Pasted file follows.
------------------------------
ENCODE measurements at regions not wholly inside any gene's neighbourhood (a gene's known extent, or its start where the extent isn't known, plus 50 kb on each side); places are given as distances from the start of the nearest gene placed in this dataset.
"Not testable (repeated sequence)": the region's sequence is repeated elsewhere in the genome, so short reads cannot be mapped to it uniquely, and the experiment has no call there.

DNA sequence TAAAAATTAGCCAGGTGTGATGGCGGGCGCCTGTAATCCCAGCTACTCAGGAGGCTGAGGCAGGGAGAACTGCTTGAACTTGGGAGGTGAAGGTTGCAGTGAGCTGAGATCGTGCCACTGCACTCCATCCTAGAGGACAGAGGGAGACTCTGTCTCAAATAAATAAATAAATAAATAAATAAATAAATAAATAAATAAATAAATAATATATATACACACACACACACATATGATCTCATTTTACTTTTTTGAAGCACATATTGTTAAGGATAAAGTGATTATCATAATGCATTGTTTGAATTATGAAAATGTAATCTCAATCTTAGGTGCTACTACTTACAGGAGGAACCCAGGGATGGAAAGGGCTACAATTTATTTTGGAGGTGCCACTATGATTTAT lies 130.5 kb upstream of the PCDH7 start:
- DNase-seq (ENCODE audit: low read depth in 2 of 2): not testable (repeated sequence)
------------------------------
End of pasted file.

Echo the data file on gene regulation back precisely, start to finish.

ENCODE measurements at regions not wholly inside any gene's neighbourhood (a gene's known extent, or its start where the extent isn't known, plus 50 kb on each side); places are given as distances from the start of the nearest gene placed in this dataset.
"Not testable (repeated sequence)": the region's sequence is repeated elsewhere in the genome, so short reads cannot be mapped to it uniquely, and the experiment has no call there.

DNA sequence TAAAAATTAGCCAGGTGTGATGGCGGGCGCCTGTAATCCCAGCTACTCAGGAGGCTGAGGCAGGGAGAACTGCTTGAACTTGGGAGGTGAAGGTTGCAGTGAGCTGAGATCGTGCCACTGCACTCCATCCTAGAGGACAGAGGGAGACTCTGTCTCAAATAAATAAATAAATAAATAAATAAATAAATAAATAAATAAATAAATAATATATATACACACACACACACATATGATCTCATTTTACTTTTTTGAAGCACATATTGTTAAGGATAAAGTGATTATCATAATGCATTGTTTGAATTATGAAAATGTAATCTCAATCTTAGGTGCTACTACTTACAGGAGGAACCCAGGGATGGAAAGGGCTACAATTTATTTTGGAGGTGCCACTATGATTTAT lies 130.5 kb upstream of the PCDH7 start:
- DNase-seq (ENCODE audit: low read depth in 2 of 2): not testable (repeated sequence)